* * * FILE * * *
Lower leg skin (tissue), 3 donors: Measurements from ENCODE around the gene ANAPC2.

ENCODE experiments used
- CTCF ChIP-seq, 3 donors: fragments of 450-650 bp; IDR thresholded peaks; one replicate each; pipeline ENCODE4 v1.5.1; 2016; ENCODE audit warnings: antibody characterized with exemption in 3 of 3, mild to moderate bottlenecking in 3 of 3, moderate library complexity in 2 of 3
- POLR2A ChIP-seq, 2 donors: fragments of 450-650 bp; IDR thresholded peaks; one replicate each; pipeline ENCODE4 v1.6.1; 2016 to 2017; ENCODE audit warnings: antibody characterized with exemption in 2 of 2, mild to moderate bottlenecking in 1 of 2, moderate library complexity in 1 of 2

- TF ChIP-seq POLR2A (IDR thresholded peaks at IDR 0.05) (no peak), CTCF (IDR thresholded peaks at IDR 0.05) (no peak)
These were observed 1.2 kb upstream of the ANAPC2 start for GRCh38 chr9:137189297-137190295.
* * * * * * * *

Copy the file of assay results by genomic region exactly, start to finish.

Lower leg skin (tissue), 3 donors: Measurements from ENCODE around the gene ANAPC2.

ENCODE experiments used
- CTCF ChIP-seq, 3 donors: fragments of 450-650 bp; IDR thresholded peaks; one replicate each; pipeline ENCODE4 v1.5.1; 2016; ENCODE audit warnings: antibody characterized with exemption in 3 of 3, mild to moderate bottlenecking in 3 of 3, moderate library complexity in 2 of 3
- POLR2A ChIP-seq, 2 donors: fragments of 450-650 bp; IDR thresholded peaks; one replicate each; pipeline ENCODE4 v1.6.1; 2016 to 2017; ENCODE audit warnings: antibody characterized with exemption in 2 of 2, mild to moderate bottlenecking in 1 of 2, moderate library complexity in 1 of 2

- TF ChIP-seq POLR2A (IDR thresholded peaks at IDR 0.05) (no peak), CTCF (IDR thresholded peaks at IDR 0.05) (no peak)
These were observed 1.2 kb upstream of the ANAPC2 start for GRCh38 chr9:137189297-137190295.